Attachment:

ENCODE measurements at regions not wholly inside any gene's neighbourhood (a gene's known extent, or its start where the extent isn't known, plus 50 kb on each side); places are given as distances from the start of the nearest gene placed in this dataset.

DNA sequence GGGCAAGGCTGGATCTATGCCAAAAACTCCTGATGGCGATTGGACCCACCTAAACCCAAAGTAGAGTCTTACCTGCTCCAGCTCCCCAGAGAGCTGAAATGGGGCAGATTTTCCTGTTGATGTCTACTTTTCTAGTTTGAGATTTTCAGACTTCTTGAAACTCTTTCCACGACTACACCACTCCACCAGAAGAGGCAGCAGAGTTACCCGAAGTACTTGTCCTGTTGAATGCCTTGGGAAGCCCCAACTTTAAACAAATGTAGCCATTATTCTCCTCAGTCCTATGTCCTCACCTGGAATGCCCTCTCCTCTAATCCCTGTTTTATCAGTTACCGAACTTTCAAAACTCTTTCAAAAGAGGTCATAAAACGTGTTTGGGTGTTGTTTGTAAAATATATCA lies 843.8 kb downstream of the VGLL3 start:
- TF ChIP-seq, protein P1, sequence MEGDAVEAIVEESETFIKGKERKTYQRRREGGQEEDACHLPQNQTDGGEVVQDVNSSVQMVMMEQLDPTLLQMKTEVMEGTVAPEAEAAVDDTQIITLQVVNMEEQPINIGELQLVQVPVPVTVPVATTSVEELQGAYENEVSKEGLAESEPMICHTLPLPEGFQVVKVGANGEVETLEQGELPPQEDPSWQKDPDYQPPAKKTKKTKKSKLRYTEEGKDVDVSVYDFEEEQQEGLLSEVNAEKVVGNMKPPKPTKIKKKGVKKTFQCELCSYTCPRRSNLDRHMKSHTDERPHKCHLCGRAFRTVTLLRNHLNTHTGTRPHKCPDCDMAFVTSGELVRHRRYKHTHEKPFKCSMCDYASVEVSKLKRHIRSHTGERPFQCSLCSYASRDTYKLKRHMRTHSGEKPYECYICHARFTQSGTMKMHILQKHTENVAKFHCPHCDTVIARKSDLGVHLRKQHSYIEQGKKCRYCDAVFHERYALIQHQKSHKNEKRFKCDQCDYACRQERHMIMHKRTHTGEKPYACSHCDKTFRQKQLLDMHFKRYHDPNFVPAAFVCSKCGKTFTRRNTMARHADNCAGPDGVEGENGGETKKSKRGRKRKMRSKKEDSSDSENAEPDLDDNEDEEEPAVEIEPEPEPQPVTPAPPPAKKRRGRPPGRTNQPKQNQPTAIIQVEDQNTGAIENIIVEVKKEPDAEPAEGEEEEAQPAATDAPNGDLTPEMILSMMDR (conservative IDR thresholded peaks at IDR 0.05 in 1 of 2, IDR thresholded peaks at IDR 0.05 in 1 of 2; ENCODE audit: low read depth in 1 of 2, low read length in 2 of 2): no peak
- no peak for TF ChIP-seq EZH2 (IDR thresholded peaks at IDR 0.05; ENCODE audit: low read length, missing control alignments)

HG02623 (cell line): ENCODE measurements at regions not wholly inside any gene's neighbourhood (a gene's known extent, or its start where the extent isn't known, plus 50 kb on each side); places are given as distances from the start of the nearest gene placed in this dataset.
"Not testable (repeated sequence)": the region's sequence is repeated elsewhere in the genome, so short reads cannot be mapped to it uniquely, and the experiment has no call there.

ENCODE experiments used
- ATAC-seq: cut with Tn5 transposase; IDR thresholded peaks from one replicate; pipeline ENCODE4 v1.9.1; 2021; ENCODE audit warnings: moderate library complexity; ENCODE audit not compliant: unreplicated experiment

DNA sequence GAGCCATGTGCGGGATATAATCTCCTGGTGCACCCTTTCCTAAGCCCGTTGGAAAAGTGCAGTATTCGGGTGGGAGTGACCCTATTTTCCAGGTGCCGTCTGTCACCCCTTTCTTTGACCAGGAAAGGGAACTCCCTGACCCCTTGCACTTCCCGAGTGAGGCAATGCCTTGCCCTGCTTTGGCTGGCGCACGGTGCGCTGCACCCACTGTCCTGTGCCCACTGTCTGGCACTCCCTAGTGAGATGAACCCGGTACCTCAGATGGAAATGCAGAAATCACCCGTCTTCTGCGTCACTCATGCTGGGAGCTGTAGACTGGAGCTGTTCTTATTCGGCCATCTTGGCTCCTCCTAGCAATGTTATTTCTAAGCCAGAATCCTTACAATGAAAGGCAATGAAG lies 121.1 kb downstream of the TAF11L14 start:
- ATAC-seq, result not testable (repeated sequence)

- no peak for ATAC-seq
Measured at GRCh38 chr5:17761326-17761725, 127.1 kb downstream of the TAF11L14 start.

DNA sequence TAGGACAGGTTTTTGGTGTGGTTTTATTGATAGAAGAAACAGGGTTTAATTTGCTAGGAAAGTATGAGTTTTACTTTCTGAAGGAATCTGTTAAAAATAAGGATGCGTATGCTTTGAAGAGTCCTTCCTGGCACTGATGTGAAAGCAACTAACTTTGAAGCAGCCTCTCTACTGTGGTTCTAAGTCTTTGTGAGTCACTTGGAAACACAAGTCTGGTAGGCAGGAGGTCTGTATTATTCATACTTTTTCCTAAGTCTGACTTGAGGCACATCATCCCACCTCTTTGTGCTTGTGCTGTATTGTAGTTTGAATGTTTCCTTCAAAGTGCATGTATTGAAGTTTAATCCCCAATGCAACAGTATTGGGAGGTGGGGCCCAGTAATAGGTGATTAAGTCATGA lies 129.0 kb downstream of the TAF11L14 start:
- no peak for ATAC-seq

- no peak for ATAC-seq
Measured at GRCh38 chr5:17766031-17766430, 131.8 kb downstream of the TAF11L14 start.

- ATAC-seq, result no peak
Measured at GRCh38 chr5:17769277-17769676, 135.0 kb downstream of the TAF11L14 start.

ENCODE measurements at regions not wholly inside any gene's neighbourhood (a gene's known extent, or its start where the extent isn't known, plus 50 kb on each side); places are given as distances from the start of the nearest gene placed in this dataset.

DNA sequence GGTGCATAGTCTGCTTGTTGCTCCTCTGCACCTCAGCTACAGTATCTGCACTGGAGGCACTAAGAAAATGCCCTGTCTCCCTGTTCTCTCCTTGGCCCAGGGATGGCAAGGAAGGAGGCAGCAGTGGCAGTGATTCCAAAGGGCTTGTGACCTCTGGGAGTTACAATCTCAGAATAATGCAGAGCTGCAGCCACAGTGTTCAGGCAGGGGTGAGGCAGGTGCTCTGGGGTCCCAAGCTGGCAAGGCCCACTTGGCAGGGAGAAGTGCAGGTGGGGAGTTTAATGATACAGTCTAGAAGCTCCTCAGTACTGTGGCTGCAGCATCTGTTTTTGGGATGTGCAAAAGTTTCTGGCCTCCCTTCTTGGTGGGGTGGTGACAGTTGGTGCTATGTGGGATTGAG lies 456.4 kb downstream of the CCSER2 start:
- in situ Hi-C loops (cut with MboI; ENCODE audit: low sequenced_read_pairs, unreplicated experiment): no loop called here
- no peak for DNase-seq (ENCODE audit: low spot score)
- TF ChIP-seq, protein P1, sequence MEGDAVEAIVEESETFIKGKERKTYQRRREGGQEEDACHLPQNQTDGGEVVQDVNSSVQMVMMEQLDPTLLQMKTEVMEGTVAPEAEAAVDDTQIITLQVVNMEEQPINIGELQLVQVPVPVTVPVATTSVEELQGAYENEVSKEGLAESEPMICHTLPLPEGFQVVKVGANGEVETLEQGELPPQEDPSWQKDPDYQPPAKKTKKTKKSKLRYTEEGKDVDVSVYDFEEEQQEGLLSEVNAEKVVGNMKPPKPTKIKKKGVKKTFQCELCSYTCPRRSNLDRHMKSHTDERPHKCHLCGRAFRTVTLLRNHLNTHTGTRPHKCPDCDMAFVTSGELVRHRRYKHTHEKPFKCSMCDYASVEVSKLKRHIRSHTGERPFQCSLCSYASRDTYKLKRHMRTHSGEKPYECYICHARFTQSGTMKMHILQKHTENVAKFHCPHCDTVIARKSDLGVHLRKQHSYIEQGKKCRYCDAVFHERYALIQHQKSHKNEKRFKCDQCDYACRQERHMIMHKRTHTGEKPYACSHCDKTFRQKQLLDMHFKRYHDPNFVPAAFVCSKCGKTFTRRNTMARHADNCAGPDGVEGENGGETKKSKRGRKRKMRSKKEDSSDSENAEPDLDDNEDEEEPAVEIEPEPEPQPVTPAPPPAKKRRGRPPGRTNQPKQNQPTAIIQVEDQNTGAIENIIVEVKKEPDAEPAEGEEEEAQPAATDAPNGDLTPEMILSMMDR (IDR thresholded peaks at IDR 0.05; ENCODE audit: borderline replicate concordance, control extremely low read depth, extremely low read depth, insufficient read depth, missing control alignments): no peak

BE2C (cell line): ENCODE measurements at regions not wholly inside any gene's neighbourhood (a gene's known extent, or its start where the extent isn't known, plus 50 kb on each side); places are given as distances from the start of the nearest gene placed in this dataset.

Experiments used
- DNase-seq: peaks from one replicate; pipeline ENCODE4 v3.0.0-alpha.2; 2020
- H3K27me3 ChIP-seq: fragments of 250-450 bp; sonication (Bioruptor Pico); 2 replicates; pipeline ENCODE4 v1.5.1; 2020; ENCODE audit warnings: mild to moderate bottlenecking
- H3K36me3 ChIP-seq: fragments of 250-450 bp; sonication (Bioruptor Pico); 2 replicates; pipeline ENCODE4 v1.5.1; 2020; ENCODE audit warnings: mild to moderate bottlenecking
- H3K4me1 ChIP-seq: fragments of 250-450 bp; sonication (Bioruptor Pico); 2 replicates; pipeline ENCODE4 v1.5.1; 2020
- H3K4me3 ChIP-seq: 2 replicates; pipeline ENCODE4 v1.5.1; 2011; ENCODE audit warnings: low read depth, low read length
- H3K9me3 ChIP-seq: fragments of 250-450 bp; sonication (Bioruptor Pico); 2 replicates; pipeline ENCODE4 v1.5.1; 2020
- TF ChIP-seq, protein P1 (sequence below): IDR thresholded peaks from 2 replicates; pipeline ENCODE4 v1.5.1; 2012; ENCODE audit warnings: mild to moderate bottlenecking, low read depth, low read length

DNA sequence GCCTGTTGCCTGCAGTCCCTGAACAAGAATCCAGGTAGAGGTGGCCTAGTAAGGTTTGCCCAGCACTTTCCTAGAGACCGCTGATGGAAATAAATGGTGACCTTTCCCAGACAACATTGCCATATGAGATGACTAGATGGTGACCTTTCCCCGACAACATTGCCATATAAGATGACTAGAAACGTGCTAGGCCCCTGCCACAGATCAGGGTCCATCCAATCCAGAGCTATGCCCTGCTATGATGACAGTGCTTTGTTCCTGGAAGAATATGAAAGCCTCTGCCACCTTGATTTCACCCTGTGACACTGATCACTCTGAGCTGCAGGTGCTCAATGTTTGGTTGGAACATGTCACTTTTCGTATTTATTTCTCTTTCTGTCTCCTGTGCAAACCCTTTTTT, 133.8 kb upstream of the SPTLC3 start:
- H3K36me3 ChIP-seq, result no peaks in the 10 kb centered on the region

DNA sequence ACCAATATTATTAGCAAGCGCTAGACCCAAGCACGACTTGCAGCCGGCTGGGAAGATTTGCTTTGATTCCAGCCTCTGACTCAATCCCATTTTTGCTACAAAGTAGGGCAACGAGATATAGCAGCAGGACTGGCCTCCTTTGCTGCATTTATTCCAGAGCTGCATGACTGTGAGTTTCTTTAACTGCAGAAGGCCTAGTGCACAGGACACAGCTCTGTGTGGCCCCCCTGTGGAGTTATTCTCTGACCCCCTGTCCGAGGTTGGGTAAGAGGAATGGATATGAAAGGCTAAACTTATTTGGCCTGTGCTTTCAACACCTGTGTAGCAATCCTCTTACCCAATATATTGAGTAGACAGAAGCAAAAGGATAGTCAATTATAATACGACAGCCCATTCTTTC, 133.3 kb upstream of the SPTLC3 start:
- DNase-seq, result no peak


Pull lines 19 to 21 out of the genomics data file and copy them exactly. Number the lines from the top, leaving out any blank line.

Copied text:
ENCODE measurements at regions not wholly inside any gene's neighbourhood (a gene's known extent, or its start where the extent isn't known, plus 50 kb on each side); places are given as distances from the start of the nearest gene placed in this dataset.

DNA sequence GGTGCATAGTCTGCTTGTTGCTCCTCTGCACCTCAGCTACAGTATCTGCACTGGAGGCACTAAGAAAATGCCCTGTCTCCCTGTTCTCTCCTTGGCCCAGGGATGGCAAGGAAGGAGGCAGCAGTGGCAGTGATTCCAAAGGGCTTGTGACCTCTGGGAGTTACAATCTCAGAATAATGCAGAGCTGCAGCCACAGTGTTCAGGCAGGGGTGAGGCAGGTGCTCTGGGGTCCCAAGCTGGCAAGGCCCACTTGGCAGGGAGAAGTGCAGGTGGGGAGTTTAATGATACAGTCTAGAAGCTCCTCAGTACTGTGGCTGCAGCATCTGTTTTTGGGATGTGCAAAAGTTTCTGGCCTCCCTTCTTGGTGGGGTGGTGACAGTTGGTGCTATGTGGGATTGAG lies 456.4 kb downstream of the CCSER2 start:
- in situ Hi-C loops (cut with MboI; ENCODE audit: low sequenced_read_pairs, unreplicated experiment): no loop called here